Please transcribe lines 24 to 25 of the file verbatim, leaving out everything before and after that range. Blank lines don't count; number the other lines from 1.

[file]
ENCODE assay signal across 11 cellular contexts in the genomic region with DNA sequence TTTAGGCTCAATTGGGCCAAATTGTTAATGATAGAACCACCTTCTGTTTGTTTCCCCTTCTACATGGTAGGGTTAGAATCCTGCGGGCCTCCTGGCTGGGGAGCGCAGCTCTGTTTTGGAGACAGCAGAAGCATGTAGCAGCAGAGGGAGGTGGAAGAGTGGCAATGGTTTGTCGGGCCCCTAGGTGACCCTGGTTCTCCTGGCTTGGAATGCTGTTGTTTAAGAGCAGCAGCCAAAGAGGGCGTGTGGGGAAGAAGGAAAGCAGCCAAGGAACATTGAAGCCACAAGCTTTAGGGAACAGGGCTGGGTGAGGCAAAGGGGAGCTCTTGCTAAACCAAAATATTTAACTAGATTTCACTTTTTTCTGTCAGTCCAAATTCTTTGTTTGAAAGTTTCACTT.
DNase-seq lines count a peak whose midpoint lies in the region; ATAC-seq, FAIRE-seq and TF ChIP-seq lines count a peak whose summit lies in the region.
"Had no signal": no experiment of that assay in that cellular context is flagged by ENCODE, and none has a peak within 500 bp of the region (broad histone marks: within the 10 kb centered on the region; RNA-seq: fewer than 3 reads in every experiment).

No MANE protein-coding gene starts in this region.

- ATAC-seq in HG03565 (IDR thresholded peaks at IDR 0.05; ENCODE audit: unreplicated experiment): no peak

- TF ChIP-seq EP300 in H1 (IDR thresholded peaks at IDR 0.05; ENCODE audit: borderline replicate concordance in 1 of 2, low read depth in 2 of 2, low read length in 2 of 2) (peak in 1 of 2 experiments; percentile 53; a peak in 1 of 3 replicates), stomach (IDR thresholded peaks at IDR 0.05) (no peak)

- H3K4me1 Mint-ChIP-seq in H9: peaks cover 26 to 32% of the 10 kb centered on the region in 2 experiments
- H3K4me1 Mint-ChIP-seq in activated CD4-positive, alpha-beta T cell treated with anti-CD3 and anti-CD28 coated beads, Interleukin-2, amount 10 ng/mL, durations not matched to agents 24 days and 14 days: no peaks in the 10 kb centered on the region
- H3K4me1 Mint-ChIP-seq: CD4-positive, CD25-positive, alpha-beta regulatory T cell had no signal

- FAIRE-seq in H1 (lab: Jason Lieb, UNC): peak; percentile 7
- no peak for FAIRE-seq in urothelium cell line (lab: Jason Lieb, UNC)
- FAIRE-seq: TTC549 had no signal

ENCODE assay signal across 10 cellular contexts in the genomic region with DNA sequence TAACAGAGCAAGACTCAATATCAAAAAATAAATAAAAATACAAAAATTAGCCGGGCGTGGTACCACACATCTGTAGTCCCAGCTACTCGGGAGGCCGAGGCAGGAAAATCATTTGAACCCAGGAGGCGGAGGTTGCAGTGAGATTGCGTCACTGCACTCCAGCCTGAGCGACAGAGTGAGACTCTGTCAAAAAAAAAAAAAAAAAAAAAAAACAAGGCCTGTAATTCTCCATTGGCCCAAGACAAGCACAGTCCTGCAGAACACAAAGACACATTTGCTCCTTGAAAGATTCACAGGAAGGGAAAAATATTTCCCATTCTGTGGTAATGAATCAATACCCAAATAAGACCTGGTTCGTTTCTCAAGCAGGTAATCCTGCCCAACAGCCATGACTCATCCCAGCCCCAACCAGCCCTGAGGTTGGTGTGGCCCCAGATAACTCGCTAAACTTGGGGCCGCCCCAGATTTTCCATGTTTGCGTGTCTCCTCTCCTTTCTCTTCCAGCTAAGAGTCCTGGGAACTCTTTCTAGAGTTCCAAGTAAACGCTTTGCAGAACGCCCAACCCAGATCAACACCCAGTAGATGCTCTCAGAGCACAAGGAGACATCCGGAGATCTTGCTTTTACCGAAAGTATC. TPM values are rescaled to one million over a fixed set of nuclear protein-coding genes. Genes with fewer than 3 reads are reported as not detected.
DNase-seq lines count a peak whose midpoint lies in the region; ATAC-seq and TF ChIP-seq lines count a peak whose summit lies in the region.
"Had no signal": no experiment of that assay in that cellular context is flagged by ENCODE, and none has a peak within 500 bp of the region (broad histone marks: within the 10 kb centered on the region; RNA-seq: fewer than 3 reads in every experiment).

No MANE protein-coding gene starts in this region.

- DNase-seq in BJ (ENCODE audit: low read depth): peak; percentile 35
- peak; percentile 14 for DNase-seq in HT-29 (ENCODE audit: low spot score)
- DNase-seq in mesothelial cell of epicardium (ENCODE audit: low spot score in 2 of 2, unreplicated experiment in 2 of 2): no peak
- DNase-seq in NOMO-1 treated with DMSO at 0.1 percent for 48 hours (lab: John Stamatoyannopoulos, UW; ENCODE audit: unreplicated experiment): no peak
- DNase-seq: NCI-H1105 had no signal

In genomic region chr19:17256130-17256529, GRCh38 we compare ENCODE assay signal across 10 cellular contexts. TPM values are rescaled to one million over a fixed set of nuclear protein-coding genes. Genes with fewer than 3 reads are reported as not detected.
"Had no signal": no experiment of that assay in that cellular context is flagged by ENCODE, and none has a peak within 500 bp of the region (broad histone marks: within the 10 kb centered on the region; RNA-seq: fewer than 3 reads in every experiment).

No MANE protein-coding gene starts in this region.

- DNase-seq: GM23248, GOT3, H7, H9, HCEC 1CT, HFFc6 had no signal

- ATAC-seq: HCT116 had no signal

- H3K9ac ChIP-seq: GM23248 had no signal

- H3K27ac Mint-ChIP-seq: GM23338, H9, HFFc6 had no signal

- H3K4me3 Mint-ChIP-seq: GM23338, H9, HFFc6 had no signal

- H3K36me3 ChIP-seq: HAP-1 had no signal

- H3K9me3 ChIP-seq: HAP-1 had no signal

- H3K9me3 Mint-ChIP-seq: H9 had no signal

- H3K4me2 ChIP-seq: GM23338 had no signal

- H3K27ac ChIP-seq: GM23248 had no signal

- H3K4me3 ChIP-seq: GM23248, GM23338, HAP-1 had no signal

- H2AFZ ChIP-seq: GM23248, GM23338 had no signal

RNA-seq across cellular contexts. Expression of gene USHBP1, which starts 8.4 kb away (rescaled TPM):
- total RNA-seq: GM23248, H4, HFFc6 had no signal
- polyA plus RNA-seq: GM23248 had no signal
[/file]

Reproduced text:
No MANE protein-coding gene starts in this region.

- DNase-seq: GM23248, GOT3, H7, H9, HCEC 1CT, HFFc6 had no signal